In the view of former owner-op and compliance consultant Rich Wilson, with the exception perhaps of removing the requirement for the vehicle to be “unladen” to use personal conveyance, FMCSA really didn’t change much at all, just provided more detailed examples to solve “a bunch of stupid arguments from truck stop lawyers.”

As noted in my prior reporting, several scenarios were explicitly detailed, however, for the first time in formal guidance.

One that wasn’t specifically called out was noted by well-known hauler Jeff Clark in Facebook queries under a share of the Thursday story: “How does this work if you stop at a truck stop while laden and there are no spots?”

Given the agency didn’t specifically spell out this scenario, I’m somewhat inclined to agree with Michael FitzSimmons, also commenting under the Facebook post, when he suggests “FMCSA may be of the ‘plan your trip better’ thinking in this particular case.”

At once, DeLorenzo did leave the door open for interpretation of the guidance that could encompass parking-search situations beyond just movement from a shipper/receiver as OK for personal conveyance. As  I wrote Thursday: “DeLorenzo emphasized a key point that might apply more broadly to other scenarios where personal conveyance is utilized for the primary purpose of getting ‘to your safe place to rest. It’s all about why you’re making that particular movement,’ in the end.”

DeLorenzo has stressed a hope that inspectors will give drivers the benefit of the doubt in such scenarios in past, that “hope for leniency” we’ve brought up more than once where there’s clearly no pattern of violations. (The hope, though, isn’t one that’s always something to hang your hat on, as it were.)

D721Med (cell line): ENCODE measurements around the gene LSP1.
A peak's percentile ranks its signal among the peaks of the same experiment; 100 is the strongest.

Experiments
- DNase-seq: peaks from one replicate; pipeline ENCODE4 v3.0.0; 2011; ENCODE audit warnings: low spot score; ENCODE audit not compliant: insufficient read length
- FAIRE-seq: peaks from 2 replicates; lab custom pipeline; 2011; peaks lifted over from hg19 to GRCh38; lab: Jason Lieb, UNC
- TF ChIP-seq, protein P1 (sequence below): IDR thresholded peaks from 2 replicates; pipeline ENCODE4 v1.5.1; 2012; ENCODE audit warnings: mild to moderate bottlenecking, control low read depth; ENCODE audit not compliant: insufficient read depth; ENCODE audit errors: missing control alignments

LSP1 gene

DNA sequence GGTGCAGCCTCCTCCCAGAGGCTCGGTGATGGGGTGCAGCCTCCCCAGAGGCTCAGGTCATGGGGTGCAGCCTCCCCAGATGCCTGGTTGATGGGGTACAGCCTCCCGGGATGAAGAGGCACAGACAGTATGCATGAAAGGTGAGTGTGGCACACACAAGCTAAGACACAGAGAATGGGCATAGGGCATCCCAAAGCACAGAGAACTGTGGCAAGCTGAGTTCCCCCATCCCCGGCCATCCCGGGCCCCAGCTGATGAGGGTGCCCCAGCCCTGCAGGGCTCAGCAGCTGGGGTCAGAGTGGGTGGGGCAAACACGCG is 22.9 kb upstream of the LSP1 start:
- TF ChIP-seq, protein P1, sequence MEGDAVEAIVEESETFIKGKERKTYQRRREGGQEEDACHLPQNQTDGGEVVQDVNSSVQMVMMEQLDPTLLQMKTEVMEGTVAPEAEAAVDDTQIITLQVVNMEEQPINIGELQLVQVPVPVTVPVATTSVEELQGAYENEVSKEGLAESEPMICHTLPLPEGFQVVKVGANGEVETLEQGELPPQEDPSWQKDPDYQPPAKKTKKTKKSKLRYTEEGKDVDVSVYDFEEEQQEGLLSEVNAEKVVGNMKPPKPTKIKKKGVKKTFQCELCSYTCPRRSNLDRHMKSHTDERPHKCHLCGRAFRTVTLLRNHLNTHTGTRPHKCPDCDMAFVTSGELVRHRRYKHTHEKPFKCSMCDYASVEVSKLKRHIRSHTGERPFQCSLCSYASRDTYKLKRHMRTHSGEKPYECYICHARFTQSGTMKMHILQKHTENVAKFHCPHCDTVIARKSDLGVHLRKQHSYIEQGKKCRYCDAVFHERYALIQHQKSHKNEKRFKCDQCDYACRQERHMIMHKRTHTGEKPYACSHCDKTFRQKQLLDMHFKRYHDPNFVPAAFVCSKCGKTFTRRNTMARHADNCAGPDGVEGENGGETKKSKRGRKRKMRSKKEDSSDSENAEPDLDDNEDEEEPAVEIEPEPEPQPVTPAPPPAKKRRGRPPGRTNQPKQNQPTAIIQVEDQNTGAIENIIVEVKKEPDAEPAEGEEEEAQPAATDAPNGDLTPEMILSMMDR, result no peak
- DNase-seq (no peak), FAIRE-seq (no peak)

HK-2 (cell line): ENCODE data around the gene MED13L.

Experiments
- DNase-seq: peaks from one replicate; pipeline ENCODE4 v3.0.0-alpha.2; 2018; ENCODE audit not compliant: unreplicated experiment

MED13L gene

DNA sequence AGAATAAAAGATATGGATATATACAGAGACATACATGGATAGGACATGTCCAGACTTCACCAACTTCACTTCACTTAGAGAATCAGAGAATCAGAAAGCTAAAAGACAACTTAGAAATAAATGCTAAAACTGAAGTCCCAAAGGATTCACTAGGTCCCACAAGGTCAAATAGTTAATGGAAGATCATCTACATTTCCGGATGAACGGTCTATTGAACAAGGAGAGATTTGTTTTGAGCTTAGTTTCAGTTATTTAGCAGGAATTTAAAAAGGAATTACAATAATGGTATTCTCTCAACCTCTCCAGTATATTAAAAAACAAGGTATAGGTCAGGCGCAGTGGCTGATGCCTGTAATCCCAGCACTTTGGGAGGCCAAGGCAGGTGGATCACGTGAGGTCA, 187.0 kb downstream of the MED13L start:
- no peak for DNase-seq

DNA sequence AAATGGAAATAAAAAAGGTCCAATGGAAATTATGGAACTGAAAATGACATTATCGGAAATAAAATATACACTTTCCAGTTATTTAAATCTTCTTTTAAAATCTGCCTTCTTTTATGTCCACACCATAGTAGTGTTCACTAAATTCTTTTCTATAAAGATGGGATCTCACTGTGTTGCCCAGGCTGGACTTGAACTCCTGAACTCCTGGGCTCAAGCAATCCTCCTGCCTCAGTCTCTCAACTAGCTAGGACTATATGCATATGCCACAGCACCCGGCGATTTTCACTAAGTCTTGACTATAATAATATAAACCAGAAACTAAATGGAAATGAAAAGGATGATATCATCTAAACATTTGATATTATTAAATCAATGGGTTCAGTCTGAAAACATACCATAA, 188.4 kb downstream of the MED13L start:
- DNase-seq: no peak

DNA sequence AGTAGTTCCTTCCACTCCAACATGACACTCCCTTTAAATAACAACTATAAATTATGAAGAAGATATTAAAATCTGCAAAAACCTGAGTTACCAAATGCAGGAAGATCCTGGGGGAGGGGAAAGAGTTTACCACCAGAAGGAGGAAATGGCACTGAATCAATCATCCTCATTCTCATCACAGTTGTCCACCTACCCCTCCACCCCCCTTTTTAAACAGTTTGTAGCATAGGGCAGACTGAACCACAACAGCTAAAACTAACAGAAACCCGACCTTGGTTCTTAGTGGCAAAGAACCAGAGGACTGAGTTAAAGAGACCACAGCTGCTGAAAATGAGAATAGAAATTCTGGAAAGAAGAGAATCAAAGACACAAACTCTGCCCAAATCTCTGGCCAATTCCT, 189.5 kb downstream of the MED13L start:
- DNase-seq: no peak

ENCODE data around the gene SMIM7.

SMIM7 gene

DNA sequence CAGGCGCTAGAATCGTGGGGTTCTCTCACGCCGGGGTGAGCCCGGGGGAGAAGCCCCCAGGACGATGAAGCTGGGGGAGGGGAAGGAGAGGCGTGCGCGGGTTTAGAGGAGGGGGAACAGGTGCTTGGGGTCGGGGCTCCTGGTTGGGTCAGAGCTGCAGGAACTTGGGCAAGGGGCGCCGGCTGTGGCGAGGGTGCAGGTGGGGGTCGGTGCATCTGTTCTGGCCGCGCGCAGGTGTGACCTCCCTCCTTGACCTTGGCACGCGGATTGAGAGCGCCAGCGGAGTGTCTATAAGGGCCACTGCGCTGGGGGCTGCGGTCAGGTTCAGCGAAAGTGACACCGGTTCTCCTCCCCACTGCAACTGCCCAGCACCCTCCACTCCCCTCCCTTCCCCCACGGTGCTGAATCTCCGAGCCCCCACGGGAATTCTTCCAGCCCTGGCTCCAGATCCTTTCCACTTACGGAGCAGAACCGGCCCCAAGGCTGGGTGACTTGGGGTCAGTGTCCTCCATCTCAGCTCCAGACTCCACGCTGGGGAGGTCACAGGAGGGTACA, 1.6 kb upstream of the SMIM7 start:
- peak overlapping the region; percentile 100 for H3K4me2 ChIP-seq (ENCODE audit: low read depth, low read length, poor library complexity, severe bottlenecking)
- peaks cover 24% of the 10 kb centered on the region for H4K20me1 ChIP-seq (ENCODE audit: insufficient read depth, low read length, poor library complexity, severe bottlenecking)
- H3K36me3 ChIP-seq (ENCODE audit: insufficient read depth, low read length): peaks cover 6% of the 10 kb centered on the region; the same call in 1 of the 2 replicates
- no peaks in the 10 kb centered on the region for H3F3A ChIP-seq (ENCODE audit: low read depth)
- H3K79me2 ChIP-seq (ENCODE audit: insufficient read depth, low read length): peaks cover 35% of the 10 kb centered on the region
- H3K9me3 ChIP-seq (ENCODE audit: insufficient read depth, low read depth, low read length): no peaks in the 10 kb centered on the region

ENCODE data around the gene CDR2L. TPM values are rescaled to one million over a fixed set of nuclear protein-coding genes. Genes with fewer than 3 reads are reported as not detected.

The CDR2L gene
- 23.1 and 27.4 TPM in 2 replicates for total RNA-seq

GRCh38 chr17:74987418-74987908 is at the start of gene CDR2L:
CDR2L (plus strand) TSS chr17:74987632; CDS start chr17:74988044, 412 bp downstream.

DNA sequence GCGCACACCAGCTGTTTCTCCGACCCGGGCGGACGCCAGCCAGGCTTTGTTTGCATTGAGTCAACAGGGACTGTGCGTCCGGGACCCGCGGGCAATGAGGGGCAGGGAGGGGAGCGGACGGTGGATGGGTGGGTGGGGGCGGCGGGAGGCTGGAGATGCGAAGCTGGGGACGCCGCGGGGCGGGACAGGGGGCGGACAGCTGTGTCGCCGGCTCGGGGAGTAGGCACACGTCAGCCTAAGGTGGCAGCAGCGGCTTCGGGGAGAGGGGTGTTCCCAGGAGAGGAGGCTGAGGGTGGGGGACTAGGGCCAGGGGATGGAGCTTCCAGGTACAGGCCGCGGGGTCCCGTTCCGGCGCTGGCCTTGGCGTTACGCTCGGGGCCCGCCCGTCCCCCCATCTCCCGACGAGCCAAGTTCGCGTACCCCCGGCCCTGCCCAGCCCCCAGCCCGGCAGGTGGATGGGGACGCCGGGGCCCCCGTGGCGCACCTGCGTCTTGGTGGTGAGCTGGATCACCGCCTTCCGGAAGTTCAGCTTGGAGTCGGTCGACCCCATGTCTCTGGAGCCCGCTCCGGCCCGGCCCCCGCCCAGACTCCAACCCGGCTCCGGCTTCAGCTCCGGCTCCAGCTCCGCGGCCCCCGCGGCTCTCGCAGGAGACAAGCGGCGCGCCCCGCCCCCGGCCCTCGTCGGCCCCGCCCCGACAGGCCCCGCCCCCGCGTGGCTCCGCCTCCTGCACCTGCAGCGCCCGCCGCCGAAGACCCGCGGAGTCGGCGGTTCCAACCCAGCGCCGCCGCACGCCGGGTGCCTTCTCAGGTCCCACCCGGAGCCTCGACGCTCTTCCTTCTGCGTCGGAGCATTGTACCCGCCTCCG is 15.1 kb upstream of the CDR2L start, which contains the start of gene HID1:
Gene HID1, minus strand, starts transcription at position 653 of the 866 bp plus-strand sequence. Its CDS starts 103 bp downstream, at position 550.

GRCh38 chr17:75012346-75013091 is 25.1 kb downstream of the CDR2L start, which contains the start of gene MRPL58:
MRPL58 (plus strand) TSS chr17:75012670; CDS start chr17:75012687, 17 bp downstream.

Clark offered this counterexample: “They aren’t worried about the one-off [violation]. I had a DOT inspection a couple of years ago when I was on an ELD — emailed my logs to the officer. Went into the truck stop for a coffee exchange. As I was entering the building I remembered that I had a 14-hour violation the week before. Accident in a construction zone. Officer questioned me about it and I told him what happened. He was fine with that and gave me a clean inspection. We talked a bit afterward; he was an avid bicyclist and I showed him the rack that I built. He then told me, ‘About the accident. Just so you know, we can check that.'”

Is enforcement ready for personal conveyance guidance changes?
In response to a query during the call Thursday, DeLorenzo also noted that work has been ongoing with state law enforcement partners to school them on the clarifications guidance is making in specific. Would they be ready for the changes this week during Roadcheck? “To the extent these issues are raised during Roadcheck,” DeLorenzo said, “we feel sure everybody has what they need to do things the right way.”

Anybody seeing evidence of Roadcheck getting under way early (or right on time, depending on when you’re reading this)? If you’re reading on a smartphone, tap the image to call and paint the scene for us in a a message on our podcast line with your story. If you’re on a desktop, call 530-408-6423. Make sure to tell us your name and state of residence.Anybody seeing evidence of Roadcheck getting under way early (or right on time, depending on when you’re reading this)? If you’re reading on a smartphone, tap the image to call and paint the scene for us in a a message on our podcast line with your story. If you’re on a desktop, call 530-408-6423. Make sure to tell us your name and state of residence.

He emphasized the “two-way conversation [that] needs to happen at the roadside,” furthermore, and in the event of a communication breakdown (I know, I know), the DataQs system is there for carriers and drivers to make challenges. “First off, make sure the discussion happens at the roadside,” he said. “Whenever there’s a violation that occurs you don’t agree with – there’s an opportunity to challenge it. Take advantage of the DataQs process and let it work from there.”